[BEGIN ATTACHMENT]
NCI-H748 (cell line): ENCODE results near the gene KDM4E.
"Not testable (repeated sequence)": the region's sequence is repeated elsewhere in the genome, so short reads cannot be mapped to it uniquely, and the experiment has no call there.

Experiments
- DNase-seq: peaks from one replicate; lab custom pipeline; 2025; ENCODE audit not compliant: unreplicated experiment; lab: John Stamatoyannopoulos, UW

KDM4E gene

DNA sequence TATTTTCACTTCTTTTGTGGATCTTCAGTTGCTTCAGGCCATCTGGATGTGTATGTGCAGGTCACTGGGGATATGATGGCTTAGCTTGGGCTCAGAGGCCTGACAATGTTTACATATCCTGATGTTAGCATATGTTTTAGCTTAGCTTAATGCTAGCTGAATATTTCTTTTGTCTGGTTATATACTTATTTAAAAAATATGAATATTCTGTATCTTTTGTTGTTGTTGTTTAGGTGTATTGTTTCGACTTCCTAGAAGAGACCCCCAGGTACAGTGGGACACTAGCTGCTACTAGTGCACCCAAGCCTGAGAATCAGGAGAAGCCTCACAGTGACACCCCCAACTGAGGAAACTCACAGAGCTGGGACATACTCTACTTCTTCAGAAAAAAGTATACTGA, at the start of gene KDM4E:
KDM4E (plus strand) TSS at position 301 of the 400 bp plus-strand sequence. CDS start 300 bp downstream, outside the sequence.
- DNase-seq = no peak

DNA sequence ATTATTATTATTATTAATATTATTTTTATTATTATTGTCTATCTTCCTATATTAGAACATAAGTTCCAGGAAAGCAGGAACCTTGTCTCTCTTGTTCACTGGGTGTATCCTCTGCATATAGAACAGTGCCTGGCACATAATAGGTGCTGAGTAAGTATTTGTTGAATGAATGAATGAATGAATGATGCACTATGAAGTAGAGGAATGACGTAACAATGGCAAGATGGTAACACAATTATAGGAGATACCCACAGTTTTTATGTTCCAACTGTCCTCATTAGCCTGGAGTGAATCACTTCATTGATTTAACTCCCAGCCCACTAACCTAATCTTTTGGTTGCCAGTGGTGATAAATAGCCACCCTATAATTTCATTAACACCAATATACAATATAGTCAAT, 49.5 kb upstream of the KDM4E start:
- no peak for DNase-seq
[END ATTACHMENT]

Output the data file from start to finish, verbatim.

NCI-H748 (cell line): ENCODE results near the gene KDM4E.
"Not testable (repeated sequence)": the region's sequence is repeated elsewhere in the genome, so short reads cannot be mapped to it uniquely, and the experiment has no call there.

Experiments
- DNase-seq: peaks from one replicate; lab custom pipeline; 2025; ENCODE audit not compliant: unreplicated experiment; lab: John Stamatoyannopoulos, UW

KDM4E gene

DNA sequence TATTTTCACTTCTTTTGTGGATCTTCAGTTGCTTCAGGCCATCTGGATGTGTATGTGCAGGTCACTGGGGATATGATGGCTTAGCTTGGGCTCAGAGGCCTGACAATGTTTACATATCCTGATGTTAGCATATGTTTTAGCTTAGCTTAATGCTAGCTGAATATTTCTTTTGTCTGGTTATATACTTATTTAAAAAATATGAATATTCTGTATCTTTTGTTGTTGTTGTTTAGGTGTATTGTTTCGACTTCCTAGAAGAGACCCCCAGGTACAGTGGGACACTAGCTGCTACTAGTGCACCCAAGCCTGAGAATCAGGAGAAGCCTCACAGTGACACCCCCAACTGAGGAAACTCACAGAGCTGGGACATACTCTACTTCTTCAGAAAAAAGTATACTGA, at the start of gene KDM4E:
KDM4E (plus strand) TSS at position 301 of the 400 bp plus-strand sequence. CDS start 300 bp downstream, outside the sequence.
- DNase-seq = no peak

DNA sequence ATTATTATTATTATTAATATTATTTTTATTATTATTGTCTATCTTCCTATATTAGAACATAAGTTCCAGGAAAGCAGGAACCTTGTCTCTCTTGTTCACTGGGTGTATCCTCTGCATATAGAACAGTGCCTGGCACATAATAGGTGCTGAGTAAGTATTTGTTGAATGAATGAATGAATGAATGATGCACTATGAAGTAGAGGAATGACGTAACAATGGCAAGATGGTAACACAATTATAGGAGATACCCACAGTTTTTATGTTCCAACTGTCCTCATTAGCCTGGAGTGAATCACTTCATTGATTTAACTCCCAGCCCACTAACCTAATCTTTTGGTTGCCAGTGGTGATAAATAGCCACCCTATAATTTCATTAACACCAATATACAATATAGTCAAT, 49.5 kb upstream of the KDM4E start:
- no peak for DNase-seq